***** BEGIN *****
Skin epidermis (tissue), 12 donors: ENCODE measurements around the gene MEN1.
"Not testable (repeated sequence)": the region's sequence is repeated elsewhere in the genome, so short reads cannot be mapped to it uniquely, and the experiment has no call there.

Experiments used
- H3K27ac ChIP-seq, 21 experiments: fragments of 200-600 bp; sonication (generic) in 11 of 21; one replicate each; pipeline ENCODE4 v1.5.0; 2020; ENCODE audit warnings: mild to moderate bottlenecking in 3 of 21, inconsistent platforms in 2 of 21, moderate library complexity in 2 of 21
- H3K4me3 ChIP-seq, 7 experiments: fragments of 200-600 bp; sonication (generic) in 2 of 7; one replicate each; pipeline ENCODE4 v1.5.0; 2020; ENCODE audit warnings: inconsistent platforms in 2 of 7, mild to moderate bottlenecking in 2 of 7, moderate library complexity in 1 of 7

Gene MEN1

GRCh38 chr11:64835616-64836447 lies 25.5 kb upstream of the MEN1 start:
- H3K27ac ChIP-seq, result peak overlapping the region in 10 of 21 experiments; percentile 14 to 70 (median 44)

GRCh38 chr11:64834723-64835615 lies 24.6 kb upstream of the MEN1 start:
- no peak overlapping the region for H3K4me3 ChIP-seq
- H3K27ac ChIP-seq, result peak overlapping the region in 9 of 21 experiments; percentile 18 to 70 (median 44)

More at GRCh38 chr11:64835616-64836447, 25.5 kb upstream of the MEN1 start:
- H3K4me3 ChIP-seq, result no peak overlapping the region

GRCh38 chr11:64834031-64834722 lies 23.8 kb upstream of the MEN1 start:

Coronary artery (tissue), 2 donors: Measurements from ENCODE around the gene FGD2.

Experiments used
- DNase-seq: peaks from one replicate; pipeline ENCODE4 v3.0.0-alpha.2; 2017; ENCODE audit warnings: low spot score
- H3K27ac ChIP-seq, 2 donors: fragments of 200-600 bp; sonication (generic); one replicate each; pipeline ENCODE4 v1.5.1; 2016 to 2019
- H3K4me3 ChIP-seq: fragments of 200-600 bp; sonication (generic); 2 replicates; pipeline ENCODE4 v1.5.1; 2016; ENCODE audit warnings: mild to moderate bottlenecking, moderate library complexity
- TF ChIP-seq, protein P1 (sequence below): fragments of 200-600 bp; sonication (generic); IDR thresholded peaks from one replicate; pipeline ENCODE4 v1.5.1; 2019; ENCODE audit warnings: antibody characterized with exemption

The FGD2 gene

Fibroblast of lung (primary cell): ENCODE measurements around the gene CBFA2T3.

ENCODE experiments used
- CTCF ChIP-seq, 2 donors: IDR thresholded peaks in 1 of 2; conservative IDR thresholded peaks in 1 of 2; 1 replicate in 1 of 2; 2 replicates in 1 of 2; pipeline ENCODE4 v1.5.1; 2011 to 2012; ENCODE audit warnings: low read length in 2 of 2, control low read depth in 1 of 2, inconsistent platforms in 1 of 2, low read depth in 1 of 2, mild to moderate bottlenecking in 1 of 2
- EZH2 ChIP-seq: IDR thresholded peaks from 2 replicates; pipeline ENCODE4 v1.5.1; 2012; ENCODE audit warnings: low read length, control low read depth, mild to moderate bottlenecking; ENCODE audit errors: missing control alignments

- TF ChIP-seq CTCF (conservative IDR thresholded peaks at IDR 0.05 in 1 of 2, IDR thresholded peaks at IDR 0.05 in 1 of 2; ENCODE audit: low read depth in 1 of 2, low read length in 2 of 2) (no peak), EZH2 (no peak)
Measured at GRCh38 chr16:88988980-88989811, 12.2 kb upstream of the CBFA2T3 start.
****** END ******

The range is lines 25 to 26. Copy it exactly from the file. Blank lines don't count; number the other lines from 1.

- EZH2 ChIP-seq: IDR thresholded peaks from 2 replicates; pipeline ENCODE4 v1.5.1; 2012; ENCODE audit warnings: low read length, control low read depth, mild to moderate bottlenecking; ENCODE audit errors: missing control alignments

- TF ChIP-seq CTCF (conservative IDR thresholded peaks at IDR 0.05 in 1 of 2, IDR thresholded peaks at IDR 0.05 in 1 of 2; ENCODE audit: low read depth in 1 of 2, low read length in 2 of 2) (no peak), EZH2 (no peak)